Decomposition patterns in problem solving
The paper develops a theory of biases in decision making. Discovering a strategy for solving a game is a complex problem that may be solved by decomposition; a player decomposing a problem into many simple sub- problems may easily identify the optimal solution to each sub-problem: however it is shown that even though all partial solutions are optimal, the solution to the global problem may be largely sub-optimal. The conditions under which a decomposition process gives rise to a sub- optimal solution are explored, and it is shown that the sub-optimalities ultimately originate from the process of categorization that governs the creation of a decomposition pattern. Decisions based on a strategy discovered by decomposition are therefore frequently biased . The persistence of biased behaviours, observed in many experiments, is explained by showing the stability of different and non optimal representations of the same problem. An application to a simplified version of Rubik cube is finally developed.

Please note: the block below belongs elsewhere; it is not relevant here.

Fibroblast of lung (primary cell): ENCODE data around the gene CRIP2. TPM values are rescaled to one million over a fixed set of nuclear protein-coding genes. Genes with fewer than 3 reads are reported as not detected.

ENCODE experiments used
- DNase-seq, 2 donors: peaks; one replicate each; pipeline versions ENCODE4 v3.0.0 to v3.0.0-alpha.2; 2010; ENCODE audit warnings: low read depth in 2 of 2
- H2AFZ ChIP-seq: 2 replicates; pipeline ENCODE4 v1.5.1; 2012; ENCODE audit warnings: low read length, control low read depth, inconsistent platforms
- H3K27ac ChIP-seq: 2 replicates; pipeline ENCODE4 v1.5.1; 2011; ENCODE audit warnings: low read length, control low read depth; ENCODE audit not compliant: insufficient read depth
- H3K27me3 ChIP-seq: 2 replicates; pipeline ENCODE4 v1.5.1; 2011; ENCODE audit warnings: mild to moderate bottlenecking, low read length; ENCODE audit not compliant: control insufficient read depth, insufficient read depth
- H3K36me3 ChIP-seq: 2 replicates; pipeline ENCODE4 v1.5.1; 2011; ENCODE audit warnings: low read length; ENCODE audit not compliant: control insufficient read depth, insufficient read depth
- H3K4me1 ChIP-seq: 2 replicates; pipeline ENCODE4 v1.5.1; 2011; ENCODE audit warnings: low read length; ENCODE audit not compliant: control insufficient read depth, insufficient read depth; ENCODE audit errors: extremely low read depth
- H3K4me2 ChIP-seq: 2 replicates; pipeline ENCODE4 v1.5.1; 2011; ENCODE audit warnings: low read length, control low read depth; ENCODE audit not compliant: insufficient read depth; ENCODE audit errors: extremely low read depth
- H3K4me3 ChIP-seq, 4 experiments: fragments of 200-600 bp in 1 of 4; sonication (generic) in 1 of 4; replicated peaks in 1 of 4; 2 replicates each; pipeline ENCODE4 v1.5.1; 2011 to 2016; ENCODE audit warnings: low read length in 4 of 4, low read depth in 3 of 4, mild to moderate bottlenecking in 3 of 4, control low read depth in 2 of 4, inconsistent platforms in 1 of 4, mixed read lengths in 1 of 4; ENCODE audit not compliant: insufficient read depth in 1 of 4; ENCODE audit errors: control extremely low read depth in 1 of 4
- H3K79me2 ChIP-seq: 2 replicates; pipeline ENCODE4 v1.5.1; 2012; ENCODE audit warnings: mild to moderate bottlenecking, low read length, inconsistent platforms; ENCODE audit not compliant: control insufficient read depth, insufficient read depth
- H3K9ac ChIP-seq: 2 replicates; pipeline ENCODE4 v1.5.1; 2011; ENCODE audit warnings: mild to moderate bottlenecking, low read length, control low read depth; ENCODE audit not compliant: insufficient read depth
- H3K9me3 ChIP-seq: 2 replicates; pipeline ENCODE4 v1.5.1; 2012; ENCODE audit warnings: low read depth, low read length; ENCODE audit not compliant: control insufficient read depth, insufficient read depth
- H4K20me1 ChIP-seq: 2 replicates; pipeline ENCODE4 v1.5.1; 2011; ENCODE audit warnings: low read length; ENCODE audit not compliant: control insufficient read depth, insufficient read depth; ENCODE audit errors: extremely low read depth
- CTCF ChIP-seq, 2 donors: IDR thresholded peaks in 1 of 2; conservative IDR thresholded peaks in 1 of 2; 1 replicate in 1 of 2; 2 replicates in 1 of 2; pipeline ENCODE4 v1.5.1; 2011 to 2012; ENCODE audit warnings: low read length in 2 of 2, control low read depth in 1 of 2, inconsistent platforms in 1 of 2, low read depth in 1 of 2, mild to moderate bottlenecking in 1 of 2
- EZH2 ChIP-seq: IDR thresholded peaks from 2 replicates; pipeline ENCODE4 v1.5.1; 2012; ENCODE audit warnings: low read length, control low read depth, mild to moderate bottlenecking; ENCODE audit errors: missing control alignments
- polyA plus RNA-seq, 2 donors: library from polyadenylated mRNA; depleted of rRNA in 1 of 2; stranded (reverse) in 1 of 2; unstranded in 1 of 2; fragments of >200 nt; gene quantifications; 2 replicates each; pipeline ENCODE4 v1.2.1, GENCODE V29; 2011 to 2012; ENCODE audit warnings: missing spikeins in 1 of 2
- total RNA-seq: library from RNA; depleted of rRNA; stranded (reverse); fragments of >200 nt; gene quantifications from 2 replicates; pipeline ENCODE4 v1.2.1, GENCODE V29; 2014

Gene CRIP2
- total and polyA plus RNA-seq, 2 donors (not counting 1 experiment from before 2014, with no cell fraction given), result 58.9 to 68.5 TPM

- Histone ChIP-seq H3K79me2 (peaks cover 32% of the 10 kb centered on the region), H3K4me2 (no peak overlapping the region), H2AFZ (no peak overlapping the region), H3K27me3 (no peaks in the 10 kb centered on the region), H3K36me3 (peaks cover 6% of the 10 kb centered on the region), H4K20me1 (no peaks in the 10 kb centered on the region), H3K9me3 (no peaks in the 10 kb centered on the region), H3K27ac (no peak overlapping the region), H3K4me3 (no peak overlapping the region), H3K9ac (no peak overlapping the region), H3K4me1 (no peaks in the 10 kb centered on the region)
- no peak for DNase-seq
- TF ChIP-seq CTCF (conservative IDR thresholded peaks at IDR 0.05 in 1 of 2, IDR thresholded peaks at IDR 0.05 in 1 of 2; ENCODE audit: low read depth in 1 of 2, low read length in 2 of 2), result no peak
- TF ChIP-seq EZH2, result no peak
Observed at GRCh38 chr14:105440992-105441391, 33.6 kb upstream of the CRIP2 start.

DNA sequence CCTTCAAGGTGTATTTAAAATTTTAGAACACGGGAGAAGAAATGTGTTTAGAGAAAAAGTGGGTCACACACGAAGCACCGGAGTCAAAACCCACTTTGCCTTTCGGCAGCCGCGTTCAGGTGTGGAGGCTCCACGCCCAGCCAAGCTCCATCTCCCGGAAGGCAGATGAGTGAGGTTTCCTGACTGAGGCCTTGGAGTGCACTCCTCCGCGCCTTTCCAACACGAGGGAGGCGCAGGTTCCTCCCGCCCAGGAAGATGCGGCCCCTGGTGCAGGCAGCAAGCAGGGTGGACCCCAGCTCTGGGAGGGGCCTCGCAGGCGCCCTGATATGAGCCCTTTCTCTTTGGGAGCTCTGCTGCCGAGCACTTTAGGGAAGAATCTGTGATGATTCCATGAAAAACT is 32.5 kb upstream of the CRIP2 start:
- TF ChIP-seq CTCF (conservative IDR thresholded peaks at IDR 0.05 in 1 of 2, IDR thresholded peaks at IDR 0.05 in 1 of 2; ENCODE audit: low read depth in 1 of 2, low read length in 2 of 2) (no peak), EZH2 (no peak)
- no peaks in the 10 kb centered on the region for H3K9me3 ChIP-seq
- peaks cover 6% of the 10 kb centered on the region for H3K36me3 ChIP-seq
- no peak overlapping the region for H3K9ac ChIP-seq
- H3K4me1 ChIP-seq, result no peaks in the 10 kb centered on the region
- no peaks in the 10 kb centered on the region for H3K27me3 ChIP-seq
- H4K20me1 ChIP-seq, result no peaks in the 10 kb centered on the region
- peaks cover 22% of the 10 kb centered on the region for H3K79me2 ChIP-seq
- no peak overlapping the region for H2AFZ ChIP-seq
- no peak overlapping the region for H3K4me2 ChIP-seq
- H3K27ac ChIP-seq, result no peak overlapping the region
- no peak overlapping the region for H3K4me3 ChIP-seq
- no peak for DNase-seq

|Date of creation:||22 Sep 2003|
|Date of revision:||29 Sep 2003|
|Note:||Type of Document - Pdf; prepared on PC ; to print on PostScript; pages: 38 ; figures: included|
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- Egidi, Massimo & Narduzzo, Alessandro, 1997.
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- Michael D. Cohen & Roger Burkhart & Giovanni Dosi & Massimo Egidi & Luigi Marengo & Massimo Warglien & Sidney Winter & with comments by Benjamin Coriat, 1995.
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